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thefrog

Kelvin Waves ... Atmospheric

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Hello,

I'd like to compare oceanic and kelvin waves,

I know that in oceanic kelvin waves, the phase speed is given by c = sqrt(gH) where H is the depth and g the acceleration due to gravity.

Is the same true for atmospheric kelvin waves? What is their phase speed?

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Also, are atmospheric Kelvin waves affected at all by the coastline? Of course the oceanic ones will be, as the coastline is a boundary for the ocean, but what about the atmospheric ones?

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The derivation of Kelvin Wave equations is way beyond me but as far as I'm aware the phase speed relative to the ground in the equatorial lower stratosphere is about 25 m s-1 moving eastward. This compared to a Mixed Rossby gravity wave of about 23m s-1 moving westward.

There are members on here who know far more about this than me who could come up with a much fuller explanation. It might be an idea to state what your definition of Kelvin Waves is to make sure we all singing from the same hymn sheet.

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Kelvin Waves are eastward propogating waves near the atmosphere. They have a vertical scale of about 10 km ... so clearly their speed is less than the phase speed for gravity waves given in my first post. Why is this? They are gravity waves, so do they have a 'reduced gravity' effecting them?

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I’m afraid I’m getting a little confused here and I suspect one of the problems is I’m not quite understanding what you are getting at. Gravity waves are definitely confusing the issue. Without going into any detail atmospheric gravity waves can be generated by many sources like jet streams, tidal waves, tropical cyclones, hurricanes, volcanic eruptions, nuclear explosions and thunderstorms. They propagate vertically and horizontally, dissipate, interact nonlinearly, and profoundly influence the momentum, energy, and the constituents in the atmosphere. But I have a feeling you are talking about equatorial waves and if so there are two classes of well established equatorial waves, Kelvin waves and mixed Rossby gravity waves and I wouldn’t class Kelvin waves as gravity waves. These two equatorially trapped wave modes are believed to play a crucial role in forcing the quasi-biennial oscillation (QBO) of the lower tropical stratosphere.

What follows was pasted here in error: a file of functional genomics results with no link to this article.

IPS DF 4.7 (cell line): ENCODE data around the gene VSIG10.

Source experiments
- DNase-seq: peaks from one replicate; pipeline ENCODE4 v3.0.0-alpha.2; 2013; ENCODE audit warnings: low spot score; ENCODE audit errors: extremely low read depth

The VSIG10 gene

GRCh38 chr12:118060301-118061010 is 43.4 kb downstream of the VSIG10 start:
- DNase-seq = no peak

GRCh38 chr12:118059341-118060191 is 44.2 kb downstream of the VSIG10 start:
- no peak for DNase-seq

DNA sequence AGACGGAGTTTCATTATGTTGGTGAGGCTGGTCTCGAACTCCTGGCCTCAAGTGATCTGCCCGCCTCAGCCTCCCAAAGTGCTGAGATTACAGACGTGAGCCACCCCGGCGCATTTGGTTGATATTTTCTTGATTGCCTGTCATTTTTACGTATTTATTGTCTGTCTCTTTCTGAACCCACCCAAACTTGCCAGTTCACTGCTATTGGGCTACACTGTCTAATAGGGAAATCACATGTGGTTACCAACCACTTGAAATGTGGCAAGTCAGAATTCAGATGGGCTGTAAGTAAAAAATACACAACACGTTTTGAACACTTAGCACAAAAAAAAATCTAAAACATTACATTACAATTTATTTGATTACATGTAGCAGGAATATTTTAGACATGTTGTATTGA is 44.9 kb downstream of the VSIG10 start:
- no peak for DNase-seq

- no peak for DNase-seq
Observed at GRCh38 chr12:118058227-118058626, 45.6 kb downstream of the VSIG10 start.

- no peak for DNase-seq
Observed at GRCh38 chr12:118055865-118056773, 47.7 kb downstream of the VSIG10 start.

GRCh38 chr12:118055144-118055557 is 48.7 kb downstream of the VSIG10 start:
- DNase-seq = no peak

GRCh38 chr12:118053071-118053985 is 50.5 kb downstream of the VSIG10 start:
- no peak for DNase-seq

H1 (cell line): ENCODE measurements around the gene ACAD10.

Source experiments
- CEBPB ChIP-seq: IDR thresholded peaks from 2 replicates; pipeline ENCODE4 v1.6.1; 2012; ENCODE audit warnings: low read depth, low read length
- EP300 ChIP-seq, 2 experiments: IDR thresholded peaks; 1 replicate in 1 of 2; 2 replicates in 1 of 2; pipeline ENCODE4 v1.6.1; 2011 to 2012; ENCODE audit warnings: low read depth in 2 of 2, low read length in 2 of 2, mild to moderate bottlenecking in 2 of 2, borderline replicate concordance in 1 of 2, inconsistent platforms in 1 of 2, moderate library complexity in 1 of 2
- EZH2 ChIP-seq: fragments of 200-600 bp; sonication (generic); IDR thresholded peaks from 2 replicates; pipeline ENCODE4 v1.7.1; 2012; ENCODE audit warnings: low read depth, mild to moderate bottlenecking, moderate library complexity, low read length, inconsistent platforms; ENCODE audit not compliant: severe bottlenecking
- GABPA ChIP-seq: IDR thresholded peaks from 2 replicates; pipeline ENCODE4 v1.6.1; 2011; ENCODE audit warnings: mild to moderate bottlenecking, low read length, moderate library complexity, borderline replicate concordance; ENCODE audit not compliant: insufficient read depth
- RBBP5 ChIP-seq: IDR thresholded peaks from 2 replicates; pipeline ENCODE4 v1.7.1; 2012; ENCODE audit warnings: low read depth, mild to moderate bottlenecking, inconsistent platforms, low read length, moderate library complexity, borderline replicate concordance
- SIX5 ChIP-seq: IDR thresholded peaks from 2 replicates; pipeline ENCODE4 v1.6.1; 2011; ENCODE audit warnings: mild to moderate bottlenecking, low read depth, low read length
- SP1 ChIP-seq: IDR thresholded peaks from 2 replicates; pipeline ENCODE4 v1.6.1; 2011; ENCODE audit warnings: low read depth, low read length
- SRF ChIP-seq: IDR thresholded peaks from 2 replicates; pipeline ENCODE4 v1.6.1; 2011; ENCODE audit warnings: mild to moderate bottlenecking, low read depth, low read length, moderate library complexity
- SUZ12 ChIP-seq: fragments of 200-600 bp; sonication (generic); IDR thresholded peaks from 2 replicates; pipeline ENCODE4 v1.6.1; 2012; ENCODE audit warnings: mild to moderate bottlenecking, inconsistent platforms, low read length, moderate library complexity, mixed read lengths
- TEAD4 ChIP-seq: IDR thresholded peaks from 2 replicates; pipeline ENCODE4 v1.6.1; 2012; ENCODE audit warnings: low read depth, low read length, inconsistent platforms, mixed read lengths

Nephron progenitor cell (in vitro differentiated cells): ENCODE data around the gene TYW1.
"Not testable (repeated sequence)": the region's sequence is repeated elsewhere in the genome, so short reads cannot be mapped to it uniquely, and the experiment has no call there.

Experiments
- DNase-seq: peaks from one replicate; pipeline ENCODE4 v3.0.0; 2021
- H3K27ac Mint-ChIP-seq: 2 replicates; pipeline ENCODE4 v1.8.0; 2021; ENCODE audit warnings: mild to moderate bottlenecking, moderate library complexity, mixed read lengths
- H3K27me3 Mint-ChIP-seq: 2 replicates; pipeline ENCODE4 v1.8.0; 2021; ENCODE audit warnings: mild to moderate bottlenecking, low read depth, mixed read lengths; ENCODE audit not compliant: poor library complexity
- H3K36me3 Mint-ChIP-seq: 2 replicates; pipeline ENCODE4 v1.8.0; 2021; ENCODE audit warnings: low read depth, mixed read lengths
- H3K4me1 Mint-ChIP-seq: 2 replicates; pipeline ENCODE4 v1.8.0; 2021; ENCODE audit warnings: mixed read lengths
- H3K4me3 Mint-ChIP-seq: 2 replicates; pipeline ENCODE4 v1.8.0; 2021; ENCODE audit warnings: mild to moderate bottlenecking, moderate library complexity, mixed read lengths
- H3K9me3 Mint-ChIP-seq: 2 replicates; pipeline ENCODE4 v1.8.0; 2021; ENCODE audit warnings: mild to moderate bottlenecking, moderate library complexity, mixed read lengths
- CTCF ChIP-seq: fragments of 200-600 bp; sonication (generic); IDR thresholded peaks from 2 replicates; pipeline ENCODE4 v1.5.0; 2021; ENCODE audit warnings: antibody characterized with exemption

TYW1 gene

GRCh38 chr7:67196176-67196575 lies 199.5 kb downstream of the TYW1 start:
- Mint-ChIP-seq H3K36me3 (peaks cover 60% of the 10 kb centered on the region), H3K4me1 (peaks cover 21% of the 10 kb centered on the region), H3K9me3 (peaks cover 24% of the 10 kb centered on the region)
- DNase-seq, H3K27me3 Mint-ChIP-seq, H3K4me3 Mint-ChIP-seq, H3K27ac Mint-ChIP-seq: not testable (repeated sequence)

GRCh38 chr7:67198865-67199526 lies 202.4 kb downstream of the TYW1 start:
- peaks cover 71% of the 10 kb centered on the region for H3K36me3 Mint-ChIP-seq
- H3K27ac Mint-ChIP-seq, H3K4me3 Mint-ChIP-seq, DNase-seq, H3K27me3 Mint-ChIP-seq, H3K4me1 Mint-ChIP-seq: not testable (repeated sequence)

A few comments on Kelvin waves.

A Kelvin wave is a wave in the ocean or atmosphere that balances the Earth’s Coriolis force against a topographic boundary such as a coastline. A feature of a Kelvin wave is that it is nondispersive, i.e., the phase sped of the wave crest is equal to the group speed of the wave energy for all frequencies. This means that it retains its shape in the alongshore direction over time. Kelvin waves in the ocean always propagate with the shoreline on the right in the northern hemisphere and with the shoreline on the left in the southern hemisphere.

Equatorial Kelvin Waves.

An equatorial Kelvin wave is a special type of Kelvin wave in which the equator acts analogously to a topographic boundary for both the northern and southern hemispheres. This wave always propagates eastward and exist only on the equator. Equatorial Kelvin waves are often associated with anomalies in surface wind stress.

Equatorial waves propagate towards the east in the northern hemisphere, using the equator as a wave guide. Coastal Kelvin waves propagate around the northern hemisphere oceans in a counterclockwise direction using the coastline as a wave guide. These waves especially the surface waves are very fast moving, typically with speeds of about 2.8ms-1, or about 250 km day-1.

Both atmospheric and oceanic equatorial Kelvin waves play an important role in the dynamics of El Nino-southern oscillation by transmitting changes in conditions in the western Pacific to the eastern Pacific.

Courtesy Stratosphere Troposphere Interactions, K. Mohanakumar

This is a very complex subject, my understatement for the day, and a don’t pretend for one moment to have a great knowledge of it.

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